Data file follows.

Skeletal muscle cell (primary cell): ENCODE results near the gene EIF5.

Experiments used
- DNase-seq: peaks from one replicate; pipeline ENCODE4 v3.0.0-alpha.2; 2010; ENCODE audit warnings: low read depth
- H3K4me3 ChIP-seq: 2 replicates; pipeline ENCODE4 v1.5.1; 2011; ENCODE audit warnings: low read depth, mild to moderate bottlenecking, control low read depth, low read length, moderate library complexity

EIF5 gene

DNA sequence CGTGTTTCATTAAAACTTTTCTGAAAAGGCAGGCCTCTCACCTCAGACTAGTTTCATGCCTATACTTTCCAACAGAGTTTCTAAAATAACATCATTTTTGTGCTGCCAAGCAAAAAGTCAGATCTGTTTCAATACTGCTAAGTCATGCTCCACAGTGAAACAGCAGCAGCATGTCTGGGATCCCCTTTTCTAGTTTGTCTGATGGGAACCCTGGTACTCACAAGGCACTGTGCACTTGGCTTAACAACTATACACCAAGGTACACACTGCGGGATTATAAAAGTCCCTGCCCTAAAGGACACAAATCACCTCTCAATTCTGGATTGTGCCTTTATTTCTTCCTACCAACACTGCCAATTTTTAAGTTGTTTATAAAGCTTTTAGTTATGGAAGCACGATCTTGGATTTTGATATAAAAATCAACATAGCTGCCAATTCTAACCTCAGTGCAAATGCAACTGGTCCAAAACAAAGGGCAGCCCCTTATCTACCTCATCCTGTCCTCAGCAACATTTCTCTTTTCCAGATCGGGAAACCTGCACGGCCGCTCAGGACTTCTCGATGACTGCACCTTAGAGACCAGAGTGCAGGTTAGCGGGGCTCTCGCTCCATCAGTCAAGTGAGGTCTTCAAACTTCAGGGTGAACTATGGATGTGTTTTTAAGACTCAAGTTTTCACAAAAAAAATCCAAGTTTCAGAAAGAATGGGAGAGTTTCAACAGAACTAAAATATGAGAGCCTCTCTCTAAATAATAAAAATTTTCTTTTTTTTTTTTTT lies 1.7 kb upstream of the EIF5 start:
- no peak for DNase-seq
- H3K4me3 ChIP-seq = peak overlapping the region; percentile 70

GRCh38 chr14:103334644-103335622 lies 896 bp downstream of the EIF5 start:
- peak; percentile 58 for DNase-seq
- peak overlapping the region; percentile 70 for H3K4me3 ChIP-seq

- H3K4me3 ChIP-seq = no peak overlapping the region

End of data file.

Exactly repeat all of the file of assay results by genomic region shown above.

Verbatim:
Skeletal muscle cell (primary cell): ENCODE results near the gene EIF5.

Experiments used
- DNase-seq: peaks from one replicate; pipeline ENCODE4 v3.0.0-alpha.2; 2010; ENCODE audit warnings: low read depth
- H3K4me3 ChIP-seq: 2 replicates; pipeline ENCODE4 v1.5.1; 2011; ENCODE audit warnings: low read depth, mild to moderate bottlenecking, control low read depth, low read length, moderate library complexity

EIF5 gene

DNA sequence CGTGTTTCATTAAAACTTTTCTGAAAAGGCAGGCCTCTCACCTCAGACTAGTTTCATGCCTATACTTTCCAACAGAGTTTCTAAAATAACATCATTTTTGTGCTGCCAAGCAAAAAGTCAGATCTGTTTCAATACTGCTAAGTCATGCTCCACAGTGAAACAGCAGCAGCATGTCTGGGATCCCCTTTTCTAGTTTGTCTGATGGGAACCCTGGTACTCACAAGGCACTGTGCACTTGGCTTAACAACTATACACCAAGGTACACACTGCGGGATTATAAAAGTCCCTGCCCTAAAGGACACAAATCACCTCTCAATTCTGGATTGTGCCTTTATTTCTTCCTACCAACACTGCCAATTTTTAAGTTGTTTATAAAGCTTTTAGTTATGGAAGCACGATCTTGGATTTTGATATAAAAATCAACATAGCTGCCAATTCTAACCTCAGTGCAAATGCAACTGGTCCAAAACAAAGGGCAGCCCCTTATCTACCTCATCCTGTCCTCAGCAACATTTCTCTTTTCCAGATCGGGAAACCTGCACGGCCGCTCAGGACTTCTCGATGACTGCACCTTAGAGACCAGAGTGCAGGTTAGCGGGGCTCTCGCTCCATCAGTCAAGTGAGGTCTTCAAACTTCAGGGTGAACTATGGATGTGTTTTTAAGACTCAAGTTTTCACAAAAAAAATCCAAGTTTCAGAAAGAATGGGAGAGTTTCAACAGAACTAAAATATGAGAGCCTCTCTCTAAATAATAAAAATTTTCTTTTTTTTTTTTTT lies 1.7 kb upstream of the EIF5 start:
- no peak for DNase-seq
- H3K4me3 ChIP-seq = peak overlapping the region; percentile 70

GRCh38 chr14:103334644-103335622 lies 896 bp downstream of the EIF5 start:
- peak; percentile 58 for DNase-seq
- peak overlapping the region; percentile 70 for H3K4me3 ChIP-seq

- H3K4me3 ChIP-seq = no peak overlapping the region